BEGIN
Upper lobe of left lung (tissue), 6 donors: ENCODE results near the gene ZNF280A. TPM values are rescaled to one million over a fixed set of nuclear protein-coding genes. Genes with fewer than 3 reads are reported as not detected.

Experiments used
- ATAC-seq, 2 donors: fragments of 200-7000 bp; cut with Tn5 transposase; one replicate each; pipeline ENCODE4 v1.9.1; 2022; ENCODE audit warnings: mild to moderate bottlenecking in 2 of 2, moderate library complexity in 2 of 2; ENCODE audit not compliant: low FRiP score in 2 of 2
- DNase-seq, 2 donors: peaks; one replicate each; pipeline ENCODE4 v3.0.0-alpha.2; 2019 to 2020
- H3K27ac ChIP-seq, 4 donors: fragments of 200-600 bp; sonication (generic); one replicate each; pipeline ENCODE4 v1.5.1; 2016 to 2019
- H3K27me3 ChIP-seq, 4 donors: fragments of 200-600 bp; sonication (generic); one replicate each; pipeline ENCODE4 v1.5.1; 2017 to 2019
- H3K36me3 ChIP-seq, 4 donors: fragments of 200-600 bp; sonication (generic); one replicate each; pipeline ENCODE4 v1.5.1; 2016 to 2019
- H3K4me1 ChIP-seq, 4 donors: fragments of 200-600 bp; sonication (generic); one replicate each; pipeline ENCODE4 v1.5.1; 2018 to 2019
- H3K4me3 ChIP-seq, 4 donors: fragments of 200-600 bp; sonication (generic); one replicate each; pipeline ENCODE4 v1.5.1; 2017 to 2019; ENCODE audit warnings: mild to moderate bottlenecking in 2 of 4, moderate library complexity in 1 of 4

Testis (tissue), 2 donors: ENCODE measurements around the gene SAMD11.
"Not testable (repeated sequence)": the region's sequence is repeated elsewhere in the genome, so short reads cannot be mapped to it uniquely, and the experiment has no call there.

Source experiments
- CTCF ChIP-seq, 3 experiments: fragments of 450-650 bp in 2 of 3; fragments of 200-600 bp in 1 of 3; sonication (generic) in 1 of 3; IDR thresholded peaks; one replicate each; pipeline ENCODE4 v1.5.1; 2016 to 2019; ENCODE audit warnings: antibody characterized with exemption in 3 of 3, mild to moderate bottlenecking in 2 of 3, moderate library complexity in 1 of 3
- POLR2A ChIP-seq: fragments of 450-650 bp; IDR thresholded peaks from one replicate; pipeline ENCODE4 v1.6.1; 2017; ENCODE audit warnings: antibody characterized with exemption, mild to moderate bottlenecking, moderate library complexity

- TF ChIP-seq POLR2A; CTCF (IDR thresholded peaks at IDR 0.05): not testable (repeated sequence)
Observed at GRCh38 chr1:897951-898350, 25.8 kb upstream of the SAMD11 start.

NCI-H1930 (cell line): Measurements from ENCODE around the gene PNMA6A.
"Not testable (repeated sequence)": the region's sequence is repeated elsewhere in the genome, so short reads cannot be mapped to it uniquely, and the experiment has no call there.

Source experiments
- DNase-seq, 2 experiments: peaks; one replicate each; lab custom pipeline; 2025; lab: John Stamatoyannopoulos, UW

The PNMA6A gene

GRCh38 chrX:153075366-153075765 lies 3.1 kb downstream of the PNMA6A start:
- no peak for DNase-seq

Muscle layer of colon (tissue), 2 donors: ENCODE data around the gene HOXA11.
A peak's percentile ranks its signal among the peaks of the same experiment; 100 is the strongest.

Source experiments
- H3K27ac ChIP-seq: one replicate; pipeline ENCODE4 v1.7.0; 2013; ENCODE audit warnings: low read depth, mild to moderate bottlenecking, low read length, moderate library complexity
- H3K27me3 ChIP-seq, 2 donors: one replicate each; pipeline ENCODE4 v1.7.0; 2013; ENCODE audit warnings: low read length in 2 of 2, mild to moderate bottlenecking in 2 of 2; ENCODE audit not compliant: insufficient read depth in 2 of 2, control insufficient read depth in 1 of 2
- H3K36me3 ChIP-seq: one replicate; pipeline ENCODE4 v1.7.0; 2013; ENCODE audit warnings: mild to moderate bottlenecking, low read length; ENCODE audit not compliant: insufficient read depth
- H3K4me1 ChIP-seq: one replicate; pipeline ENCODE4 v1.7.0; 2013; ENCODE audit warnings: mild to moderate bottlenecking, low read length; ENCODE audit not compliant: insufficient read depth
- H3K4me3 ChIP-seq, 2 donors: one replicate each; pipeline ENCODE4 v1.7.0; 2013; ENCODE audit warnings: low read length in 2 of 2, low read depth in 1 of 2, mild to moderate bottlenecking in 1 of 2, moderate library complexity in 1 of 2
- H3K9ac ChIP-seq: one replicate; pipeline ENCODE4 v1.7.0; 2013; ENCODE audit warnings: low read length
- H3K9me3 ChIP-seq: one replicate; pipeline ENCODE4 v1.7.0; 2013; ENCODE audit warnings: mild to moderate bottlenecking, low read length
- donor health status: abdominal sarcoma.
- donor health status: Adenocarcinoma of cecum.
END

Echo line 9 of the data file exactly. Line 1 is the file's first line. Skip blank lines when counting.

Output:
- H3K4me3 ChIP-seq, 4 donors: fragments of 200-600 bp; sonication (generic); one replicate each; pipeline ENCODE4 v1.5.1; 2017 to 2019; ENCODE audit warnings: mild to moderate bottlenecking in 2 of 4, moderate library complexity in 1 of 4